Imagine you have been invited to a job interview or an important social event where your future rests on making a good impression. Do you turn up looking scruffy with the attitude that if these people can’t be bothered to look beneath your appearance to find the real you, then it’s their loss? Or do you dress to look smart, stay on your best behaviour and try to scintillate? Most of us would go for the latter – so why send your novel to an agent or publisher in a half-finished, dull, unpolished state?

available on AMAZON 



www.helenhollick.net
More Useful Articles
By me:
Using the right font 
Word Search - useful words to save repeating yourself! ( link goes to a different blog)

Tips for writers by various contributors on various blogs:

#1 Top 10 Tips
#2 Improve your creative writing skills
#3 Does your self-published book pass the test?
#4 Writing a synopsis #1
#5 Writing a synopsis #2
#6 Using Twitter
#7 A Judges' Perspective of Historical Fiction (some useful dos and don'ts!)
#8 The Writer's Workshop - How to get Published
#9 Waterstones - How to get published
#10 How to Publish a Book
#11 Ten tips for new writers (very good article)



SilverWood Books Services: How to...

Prepare your manuscript
Promote your book
Write a cover blurb
Cover design
Get into Goodreads
Use Twitter
Copyright
Indexing

Cover Design:

Working with a cover designer

See also WRITER'S TIPS #2 



Recommended Editors


"Anyone can write a book, 
not everyone can write a readable book."



 Here are the details of a few editors who are willing to assist writers polish their work to a publishable standard.

If you are a freelance editor and would like to be included on this list 
please contact me for further details.

To be listed here I will require you to proof-read about 10 pages 

of one of my W.I.P.



Matthew Keeler

I'm a UK-based freelance copy-editor and proofreader whose weapons of choice are plain English and an error-seeking red pen. I’ve worked on a wide variety of projects including book editing (both fiction and non-fiction), website content, mobile app content/promotion, blog articles, clinical research papers, business plans, CVs and cover letters.
Prior to becoming a freelancer, I was a researcher at the BBC in London and an editorial manager in the UK media monitoring industry. I have a degree in English Language and Literature and I'm a member of the Society for Editors and Proofreaders.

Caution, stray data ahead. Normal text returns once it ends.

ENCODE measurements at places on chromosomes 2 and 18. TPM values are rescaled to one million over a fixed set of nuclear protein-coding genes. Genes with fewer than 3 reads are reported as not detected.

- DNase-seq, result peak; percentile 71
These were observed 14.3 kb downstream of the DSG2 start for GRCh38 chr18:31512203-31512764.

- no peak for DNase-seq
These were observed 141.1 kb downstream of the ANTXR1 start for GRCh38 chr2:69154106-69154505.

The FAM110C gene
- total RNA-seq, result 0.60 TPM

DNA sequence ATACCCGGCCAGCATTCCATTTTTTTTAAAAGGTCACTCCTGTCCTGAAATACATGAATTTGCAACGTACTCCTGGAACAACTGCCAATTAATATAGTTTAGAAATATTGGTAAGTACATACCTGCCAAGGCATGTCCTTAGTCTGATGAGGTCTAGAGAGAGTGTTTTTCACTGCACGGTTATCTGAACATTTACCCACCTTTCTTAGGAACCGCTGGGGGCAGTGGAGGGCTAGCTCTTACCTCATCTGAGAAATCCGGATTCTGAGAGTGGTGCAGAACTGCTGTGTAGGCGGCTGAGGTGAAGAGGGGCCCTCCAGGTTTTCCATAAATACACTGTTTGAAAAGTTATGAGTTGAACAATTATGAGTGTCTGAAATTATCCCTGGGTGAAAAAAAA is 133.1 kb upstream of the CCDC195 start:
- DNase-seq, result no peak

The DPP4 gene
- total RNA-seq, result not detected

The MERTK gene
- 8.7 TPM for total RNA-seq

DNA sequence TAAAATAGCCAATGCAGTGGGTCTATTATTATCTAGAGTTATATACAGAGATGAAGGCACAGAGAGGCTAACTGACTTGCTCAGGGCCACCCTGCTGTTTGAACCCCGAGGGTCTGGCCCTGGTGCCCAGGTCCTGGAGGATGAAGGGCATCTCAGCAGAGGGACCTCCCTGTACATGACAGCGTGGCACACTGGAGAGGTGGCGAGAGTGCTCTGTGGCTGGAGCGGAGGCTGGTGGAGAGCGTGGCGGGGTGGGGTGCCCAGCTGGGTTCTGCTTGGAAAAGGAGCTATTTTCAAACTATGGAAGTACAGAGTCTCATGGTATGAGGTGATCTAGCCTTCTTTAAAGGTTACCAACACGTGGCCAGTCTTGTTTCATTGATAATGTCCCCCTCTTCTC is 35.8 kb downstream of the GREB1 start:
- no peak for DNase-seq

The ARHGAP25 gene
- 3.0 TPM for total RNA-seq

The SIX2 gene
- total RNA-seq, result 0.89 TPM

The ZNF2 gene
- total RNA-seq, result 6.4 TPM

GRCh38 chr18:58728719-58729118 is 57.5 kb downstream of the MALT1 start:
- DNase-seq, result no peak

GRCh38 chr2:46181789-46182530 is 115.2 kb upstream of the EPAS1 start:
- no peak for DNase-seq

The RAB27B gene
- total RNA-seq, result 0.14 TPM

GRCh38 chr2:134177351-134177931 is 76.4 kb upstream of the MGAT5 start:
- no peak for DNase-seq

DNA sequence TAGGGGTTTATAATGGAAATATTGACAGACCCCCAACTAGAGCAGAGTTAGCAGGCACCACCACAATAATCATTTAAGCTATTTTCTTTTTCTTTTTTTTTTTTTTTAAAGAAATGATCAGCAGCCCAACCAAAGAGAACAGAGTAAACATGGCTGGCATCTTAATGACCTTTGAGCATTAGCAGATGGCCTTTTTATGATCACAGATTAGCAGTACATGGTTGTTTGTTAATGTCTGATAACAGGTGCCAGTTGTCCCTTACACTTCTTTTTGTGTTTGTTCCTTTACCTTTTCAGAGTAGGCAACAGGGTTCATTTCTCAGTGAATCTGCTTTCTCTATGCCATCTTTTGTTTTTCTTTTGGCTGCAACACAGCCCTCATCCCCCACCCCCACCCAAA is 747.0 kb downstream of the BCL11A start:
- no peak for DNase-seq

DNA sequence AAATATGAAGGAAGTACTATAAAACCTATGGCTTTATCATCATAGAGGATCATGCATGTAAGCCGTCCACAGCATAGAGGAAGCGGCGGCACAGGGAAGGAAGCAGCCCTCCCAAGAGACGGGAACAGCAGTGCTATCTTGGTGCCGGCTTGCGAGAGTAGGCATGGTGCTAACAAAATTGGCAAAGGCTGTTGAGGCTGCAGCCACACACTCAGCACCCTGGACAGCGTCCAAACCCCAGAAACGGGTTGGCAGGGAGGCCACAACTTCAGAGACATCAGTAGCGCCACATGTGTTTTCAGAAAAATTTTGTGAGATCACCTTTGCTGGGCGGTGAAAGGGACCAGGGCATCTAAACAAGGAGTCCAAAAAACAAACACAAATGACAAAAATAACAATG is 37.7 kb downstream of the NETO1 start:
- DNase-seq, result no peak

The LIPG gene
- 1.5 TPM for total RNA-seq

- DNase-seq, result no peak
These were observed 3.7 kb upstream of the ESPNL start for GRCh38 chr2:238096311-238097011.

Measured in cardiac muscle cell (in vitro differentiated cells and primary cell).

Website: www.ktext.co.uk



Michael Boyton


Michael copy-edited the US version of Pendragon's Banner as I was concerned over errors that had entered into the file. I was most impressed by his standard of work. (Although, unfortunately the publisher is not able to do a re-print to correct the errors he picked up.)

I offer a friendly and conscientious service to all authors and writers. I won’t try to alter your style of writing or remove your hard-worked jokes, but I will read each and every word and spot those little mistakes that creep in to everyone’s writing.
I have more than a decade’s worth of proofreading and editing experience working in the newspaper industry and I can now bring those skills directly to you.
I have no specific genre expertise or preference. However, a degree in Archaeology and keen interests in history (esp. weapons and warfare), music, cooking, Wicca/Pagan, and fitness tends to lean me in those directions.

E-mail: boytonmedia@aol.com
Website : michaelboyton.co.uk

Service offered: I offer copy-editing and proofreading services

Based in: UK













Authors and Writers Please Note
I take no responsibility for the standard, ability, 
or efficiency of any of the above listed editors.
This is merely a list of suggested editors - you are responsible for selecting and hiring etc. 



2 comments:

Thank you for leaving a comment - it should appear immediately, but Blogger sometimes chucks its teddies out of the cot and has a tantrum (especially if you are a Wordpress person) If you are having problems, contact me on author@helenhollick.net and I will post it for you.
However, SPAMMERS will be stamped on, squashed, composted and very possibly cursed - if you spam my blog, next time something nasty happens to you just remember that I DID warn you...

Helen